After leaving this area of the museum and going back into the lobby, you can enter into another gallery where you learn all about the search and capture of Adolf Eichmann a notorious Nazi who helped organize the camps and extermination plans for the Jews. He escaped after the end of the war but was found and eventually executed even though he claimed he was not guilty because he was only following orders.

I came away from this experience with two things, a greater compassion for the Jewish people, and a greater fear of the evil that a charismatic man can do when the economy is shaky and people are ready and willing to blame someone for their problems. It was very disturbing to see how the Jews had their rights taken away, one by one, until they were literally treated worse than animals,as less than trash to be burned up. This was done in such a way that they did not realize what was happening until it was too late and there was no way to fight back. Some of them thought that it could not happen to them because of their social status and wealth, but Hitler took that, too. They lost all their rights first, then their livelihoods, their self-respect was taken away by public humiliation, they were removed from their homes, and eventually put into camps where they were worked to death or burned in ovens. Some were also used in medical experiments like you would use a rat or monkey.

What can we do to prevent this type of evil from ever happening again? We must be aware that it can happen. Middle and high school students must be taught specifically about the attempt to eliminate the Jewish race through genocide, about the evils of too much power, the dangers of charismatic leaders promising things based on demonizing one or more groups, how the economy works and why it has ups and downs, the reasons the founders of America wanted checks and balances in our government, the dangers of being dependent on other countries for basic needs, like food imports and energy and being in debt. Everyone must learn that the human heart is capable of great good AND great evil. To teach only the positive side of life is to put children in danger. We must teach them to think logically and to recognize propaganda and lies. And we must teach them to be brave and do the right thing in the face of persecution and evil against others.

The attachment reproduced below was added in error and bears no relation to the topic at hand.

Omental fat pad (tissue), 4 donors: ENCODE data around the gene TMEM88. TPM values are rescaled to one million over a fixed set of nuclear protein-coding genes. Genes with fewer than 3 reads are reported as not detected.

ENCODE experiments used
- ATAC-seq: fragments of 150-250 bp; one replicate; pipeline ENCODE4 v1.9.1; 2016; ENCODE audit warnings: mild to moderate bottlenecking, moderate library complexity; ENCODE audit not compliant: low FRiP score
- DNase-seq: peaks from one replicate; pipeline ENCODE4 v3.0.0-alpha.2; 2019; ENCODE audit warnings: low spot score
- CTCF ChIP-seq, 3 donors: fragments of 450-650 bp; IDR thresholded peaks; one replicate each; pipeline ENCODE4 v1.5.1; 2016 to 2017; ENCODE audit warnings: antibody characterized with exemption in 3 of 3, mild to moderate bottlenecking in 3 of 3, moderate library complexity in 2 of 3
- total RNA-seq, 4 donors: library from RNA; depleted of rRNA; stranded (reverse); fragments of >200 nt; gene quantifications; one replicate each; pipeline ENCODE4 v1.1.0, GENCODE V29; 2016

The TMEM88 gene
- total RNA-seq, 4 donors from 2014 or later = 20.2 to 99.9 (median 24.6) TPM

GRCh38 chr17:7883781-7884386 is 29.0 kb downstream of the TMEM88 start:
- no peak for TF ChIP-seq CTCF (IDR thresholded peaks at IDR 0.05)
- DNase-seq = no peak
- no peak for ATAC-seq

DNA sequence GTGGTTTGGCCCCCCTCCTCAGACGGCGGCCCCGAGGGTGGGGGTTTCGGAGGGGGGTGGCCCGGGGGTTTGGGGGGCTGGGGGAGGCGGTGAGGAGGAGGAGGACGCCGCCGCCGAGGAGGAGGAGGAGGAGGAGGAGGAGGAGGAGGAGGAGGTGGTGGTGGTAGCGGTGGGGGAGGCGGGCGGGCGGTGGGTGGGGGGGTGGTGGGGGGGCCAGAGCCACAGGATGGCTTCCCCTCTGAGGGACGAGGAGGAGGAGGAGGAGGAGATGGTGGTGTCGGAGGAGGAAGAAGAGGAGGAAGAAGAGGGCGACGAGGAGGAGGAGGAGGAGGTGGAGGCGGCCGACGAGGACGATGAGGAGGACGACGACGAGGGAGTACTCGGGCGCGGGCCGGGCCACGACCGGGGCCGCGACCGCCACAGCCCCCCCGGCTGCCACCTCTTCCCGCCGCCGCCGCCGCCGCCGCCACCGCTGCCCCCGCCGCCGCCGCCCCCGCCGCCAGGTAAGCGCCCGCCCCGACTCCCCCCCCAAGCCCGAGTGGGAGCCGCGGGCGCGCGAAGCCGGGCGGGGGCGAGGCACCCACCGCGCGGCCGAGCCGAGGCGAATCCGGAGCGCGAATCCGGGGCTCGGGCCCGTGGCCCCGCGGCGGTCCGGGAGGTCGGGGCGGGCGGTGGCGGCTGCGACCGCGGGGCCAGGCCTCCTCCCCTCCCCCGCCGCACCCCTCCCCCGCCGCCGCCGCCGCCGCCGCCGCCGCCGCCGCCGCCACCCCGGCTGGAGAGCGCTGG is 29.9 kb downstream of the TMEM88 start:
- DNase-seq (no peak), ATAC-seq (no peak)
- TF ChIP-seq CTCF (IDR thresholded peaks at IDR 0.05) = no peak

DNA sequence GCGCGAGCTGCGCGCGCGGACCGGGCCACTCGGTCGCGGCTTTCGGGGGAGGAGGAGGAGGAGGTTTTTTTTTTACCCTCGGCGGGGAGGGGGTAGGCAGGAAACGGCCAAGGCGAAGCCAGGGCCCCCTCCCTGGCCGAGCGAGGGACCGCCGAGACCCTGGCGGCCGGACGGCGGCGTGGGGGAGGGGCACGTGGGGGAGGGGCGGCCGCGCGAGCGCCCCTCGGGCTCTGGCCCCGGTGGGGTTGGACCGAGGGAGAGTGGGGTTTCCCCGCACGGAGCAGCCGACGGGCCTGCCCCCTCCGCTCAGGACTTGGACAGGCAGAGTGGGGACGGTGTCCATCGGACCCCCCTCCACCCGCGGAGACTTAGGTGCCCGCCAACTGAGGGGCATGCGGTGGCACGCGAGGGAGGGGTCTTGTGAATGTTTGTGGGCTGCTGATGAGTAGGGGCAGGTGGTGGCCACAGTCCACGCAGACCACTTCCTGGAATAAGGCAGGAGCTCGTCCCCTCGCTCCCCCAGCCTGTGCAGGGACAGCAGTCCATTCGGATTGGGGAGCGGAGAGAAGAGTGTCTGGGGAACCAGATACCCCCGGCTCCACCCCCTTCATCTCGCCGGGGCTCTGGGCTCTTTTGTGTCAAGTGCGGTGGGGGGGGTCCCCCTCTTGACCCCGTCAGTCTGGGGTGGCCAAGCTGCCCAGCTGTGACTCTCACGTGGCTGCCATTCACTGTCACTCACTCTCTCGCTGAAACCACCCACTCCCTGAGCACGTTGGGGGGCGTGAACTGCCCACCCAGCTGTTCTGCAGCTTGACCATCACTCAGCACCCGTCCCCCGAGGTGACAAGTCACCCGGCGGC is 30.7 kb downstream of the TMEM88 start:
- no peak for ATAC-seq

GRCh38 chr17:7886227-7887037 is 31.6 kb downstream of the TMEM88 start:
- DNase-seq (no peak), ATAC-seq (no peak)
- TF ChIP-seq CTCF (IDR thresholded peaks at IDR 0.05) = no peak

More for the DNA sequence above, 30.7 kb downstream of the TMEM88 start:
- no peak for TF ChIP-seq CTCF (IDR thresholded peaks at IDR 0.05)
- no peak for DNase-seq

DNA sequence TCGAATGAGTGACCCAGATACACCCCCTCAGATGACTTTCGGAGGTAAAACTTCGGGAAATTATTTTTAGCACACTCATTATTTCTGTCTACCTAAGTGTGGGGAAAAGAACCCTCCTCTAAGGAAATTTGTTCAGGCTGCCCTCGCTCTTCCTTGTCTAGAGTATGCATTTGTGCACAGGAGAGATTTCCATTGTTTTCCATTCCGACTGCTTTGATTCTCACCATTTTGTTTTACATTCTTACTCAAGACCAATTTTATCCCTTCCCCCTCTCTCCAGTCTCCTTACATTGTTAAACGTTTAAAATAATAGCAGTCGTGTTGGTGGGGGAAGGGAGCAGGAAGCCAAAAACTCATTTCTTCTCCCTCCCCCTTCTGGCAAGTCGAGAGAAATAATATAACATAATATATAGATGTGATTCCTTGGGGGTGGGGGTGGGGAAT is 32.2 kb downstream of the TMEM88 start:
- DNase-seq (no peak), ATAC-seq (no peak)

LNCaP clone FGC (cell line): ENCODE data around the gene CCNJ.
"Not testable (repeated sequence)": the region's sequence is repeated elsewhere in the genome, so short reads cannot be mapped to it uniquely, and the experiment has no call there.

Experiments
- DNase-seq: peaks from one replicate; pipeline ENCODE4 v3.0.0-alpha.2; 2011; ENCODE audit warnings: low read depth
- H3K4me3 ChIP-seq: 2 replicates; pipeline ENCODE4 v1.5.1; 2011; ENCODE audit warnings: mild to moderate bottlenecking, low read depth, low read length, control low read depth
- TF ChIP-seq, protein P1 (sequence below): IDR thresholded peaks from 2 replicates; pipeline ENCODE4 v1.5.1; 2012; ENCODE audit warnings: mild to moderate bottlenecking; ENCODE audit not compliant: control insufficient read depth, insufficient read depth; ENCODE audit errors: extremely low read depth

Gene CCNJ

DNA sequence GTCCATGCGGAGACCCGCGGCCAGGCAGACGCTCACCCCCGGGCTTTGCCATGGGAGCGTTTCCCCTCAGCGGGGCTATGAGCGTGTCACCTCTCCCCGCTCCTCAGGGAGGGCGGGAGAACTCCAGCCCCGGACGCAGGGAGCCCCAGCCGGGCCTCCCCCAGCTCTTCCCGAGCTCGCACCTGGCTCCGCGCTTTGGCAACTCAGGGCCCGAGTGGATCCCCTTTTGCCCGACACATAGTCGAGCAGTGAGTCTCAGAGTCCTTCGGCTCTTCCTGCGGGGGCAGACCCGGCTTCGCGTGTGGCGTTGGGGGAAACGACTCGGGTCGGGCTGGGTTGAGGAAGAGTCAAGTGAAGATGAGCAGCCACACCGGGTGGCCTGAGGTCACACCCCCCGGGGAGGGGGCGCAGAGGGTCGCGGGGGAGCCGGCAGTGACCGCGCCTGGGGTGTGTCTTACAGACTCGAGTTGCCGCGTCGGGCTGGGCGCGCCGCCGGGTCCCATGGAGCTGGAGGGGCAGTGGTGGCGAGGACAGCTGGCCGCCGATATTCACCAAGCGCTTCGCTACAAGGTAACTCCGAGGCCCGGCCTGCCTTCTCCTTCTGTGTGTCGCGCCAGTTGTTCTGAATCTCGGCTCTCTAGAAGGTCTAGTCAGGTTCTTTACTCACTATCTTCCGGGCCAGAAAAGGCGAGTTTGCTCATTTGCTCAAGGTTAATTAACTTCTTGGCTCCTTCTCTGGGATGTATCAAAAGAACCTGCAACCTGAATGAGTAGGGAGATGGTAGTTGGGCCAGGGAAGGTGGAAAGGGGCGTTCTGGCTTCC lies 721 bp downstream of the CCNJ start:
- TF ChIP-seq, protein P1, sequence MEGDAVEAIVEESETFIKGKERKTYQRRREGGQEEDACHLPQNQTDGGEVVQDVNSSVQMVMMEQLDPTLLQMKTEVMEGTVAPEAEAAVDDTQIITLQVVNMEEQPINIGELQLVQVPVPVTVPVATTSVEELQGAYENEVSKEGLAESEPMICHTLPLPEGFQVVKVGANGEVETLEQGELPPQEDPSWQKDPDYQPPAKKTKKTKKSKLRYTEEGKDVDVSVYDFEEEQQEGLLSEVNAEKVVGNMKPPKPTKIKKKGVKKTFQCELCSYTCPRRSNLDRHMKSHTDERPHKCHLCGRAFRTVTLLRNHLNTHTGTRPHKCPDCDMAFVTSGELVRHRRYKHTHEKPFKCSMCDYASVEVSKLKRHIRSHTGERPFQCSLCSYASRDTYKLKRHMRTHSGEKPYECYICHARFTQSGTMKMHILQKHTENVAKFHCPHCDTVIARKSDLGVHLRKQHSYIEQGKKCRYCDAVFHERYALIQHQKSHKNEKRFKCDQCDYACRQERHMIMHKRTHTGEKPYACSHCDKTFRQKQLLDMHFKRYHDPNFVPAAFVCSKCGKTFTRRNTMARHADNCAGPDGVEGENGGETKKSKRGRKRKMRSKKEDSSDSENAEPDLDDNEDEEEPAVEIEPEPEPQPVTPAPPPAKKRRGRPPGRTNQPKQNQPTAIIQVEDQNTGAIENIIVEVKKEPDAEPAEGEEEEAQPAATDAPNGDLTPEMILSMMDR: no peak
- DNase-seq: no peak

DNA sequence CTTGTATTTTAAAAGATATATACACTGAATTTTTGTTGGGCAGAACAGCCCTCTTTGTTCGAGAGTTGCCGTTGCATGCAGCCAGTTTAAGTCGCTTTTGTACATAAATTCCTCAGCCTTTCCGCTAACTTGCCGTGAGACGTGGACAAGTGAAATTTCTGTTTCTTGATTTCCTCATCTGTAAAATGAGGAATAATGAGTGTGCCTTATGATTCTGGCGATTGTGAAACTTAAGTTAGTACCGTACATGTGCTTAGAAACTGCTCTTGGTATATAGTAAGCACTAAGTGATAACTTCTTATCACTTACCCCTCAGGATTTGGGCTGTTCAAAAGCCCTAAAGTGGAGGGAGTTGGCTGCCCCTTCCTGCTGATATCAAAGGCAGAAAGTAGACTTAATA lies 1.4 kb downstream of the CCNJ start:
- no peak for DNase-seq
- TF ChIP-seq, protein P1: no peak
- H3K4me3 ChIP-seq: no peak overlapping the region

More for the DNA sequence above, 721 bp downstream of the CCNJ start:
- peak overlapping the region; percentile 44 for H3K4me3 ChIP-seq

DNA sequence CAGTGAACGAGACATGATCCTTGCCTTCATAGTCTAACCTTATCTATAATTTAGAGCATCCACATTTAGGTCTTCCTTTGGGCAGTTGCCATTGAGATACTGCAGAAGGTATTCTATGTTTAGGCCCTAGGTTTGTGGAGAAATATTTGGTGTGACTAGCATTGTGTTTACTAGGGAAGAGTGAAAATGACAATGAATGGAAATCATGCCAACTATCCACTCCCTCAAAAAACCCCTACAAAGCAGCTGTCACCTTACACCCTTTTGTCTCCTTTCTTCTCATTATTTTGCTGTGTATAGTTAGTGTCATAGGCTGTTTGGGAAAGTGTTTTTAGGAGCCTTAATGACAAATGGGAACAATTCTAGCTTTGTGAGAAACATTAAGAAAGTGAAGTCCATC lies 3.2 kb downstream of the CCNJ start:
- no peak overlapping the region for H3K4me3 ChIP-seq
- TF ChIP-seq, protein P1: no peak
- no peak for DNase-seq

From a Christian point of view, what the Bible teaches is that Satan has been trying to eliminate the Jewish people ever since God said that a savior would come from the line of David to put things right between God and man.  I don’t know if Hitler knew this or if he was just a tool of Satan. God will not let all of the Jews be wiped out. He says he has reserved for himself a remnant, even though the others were in disobedience and rejected the Messiah, Jesus. Not everyone agrees on the details, but in one way or another God will restore the Jews. Will all Israel be saved?

Even though this may be a disturbing and emotional visit, I highly recommend going to the Houston Holocaust Museum, and taking your older children. We must never forget these atrocities and must keep working to educate and inform the next generation. I would suggest doing a little research and talking to the kids before and after the visit about what happened, their thoughts and reactions, and how they can help stand up for good.

What do you think? Have you visited any of the Holocaust museums around the world? What do you think we can do to prevent tyrants from getting into power? 


  1. I just finished reading The Medallion by Cathy Gohlke, which takes place in Poland during and after WWII. The author is a Christian and it’s historical fiction. I will allow my 17-year old to read it, and might let a 12 or 13 year old if I had one. Mama should read it first to see if it fits the family criteria. Very Good.

  2. We look back and wonder how so many people could just stand by and let such things happen. How soon before our descendants look back and wonder how WE could have let the modern American holocaust happen – a million innocents a year wiped out, and it’s called “choice.”